Friday, April 24, 2009

Touch of Evil (1958)


This gritty noir grinder should dispel any notion that Orson Welles was overrated as a filmmaker, as here Welles takes a pulp novel and converts it into a film for the ages. Much has been written about the 3 minute crane shot that starts the movie and deservedly so, as it is a brilliant piece of choreography. But equally impressive are the two scenes in the suspect's (Victor Milan) apartment. Both are long, continuous takes where the camera moves slowly through the cramped flat as a legion of cops scurry in and out of frame ransacking the joint searching for evidence. It must have taken countless hours to coordinate that mayhem, yet every element is so well timed you don't even realize at first that there are no edits. Watch for the great Joanna Moore (Tatum O'Neal's mom) in a bit part as Milan's love interest. The film has few moments of excessive weirdness, but in all "Touch of Evil" is a proud triumph of technique over substance. I wouldn't be surprised if future generations of cineastes come to prefer it over Welles' other masterpiece "Citizen Kane" which, by comparison, seems a bit mannered and stage bound.




FUN WITH YOUR REMOTE: There is a scene where Heston and Assistant D.A. Schwartz are riding in a car and discussing the case. Heston reaches down and pushes a button on the radio. If you immediately press fast-forward, the car appears to make a Star Wars-style jump to light speed. It was a riot in film class, anyway.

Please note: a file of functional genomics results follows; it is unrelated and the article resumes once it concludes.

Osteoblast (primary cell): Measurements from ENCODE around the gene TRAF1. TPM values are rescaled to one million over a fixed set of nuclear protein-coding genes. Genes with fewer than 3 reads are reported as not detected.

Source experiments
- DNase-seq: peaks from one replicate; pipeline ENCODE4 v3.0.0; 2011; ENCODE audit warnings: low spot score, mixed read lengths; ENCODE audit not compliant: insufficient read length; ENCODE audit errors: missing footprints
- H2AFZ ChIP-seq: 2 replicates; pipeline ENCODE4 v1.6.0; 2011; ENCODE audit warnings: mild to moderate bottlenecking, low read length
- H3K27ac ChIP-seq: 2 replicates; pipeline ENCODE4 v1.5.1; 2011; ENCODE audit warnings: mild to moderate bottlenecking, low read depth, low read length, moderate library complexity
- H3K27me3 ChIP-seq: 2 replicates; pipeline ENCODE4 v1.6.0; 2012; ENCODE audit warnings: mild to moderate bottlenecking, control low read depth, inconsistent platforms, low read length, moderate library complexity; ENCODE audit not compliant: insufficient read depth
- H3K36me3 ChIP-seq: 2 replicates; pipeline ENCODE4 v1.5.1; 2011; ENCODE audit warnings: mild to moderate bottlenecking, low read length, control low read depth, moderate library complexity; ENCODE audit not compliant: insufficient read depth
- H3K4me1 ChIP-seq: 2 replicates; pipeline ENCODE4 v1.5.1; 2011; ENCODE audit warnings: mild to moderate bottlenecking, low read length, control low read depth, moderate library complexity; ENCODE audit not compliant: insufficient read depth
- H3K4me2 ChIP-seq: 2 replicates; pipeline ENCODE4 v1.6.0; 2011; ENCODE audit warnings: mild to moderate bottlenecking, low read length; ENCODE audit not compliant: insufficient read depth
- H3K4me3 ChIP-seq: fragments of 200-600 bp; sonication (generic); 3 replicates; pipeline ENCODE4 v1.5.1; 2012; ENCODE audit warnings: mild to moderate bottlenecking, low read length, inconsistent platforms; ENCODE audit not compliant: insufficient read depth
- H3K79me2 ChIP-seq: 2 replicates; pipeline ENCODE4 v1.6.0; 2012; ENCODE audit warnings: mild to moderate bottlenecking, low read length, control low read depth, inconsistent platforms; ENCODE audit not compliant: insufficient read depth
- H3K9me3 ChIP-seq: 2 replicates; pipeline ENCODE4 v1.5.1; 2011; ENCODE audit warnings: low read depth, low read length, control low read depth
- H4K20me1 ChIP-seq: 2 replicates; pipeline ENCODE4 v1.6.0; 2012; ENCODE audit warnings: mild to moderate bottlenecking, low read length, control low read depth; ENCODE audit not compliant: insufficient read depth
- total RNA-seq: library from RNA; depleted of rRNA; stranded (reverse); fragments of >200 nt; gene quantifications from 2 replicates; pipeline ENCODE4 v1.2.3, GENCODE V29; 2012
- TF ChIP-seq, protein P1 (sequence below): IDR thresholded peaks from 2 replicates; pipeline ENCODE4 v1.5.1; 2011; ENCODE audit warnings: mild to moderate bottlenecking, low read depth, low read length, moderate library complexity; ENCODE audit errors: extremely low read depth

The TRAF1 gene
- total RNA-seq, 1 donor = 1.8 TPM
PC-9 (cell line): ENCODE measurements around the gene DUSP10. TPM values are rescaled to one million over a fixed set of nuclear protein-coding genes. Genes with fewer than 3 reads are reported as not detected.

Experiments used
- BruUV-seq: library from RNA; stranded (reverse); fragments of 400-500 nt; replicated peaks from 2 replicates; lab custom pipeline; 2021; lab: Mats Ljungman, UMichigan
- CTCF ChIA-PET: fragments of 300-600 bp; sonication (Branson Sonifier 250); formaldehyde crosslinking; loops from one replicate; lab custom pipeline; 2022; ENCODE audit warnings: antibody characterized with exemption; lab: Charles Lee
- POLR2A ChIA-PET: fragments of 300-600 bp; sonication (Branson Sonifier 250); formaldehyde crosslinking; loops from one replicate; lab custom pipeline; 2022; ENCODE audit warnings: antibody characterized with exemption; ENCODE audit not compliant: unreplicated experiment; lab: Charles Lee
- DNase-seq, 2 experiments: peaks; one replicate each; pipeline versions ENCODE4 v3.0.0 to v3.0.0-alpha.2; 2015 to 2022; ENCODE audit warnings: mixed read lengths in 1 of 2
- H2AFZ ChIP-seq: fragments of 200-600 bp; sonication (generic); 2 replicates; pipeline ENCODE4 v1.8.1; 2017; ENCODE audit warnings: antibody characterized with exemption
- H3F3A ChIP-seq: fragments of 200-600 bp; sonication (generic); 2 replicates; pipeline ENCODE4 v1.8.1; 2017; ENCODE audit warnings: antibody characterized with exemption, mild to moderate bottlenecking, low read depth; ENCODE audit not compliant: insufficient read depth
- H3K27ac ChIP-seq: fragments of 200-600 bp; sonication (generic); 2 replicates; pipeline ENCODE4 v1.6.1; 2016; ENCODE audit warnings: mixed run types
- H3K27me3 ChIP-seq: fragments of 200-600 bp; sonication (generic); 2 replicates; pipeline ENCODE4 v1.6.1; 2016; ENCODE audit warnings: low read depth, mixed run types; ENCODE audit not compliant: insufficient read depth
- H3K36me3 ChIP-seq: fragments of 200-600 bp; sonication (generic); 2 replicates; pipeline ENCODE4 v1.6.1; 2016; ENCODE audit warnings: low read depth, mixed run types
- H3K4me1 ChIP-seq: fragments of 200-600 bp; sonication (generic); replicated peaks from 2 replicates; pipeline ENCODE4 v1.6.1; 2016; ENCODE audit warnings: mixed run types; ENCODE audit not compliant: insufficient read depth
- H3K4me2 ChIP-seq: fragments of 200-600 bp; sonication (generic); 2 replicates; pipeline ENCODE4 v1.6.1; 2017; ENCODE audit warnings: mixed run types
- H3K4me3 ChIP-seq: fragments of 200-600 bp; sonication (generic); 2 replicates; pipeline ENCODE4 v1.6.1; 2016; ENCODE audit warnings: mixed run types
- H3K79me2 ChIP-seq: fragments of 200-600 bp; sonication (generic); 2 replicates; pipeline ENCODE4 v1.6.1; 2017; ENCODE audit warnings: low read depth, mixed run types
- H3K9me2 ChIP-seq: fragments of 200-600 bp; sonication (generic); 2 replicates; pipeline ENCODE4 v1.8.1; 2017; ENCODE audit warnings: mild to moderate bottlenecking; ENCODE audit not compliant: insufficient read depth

The Class (2008)


Get comfy, because once this film starts, you won’t be going anywhere. In a world obsessed with witches, vampires and superheroes, Laurent Cantet has quietly spent the last decade making modest, straightforward dramas about Real People with Real Problems. And the odd thing is, his small, naturalistic films are much more interesting than any of the effects-laden Hollywood blockbusters. In this Palme d’Or winner, Cantet pushes the boundary between documentary and drama so hard it frays and very nearly breaks. “The Class” captures the gritty essence of one year at a rough-and-tumble Paris high school and features a group of students, teachers and parents all basically portraying themselves. Francois Beguadeau, a former teacher who also wrote the memoir on which the film is based, plays the central character, a teacher named Mr. Marin, and is in many ways a co-director, as his energy and enthusiasm leads his wide awake kids through the largely improvised scenes and into extraordinary moments of true discovery. Through the course of the film we get to know many of the students and their families and their interactions seem so real you have to keep pinching yourself to remember this is a fictional work. Especially noteworthy is Franke Keita as Souleymane, a child of recent immigrants whose face conveys a heartbreaking mix of hurt, shame and anger. As a teacher, Mr. Marin is not perfect, neither is this film. But “The Class” is a riveting experience and the shortest two hours this reviewer has experienced in some time. Yes, there are those that hate the idea of public education and will therefore hate this film. They are to be pitied.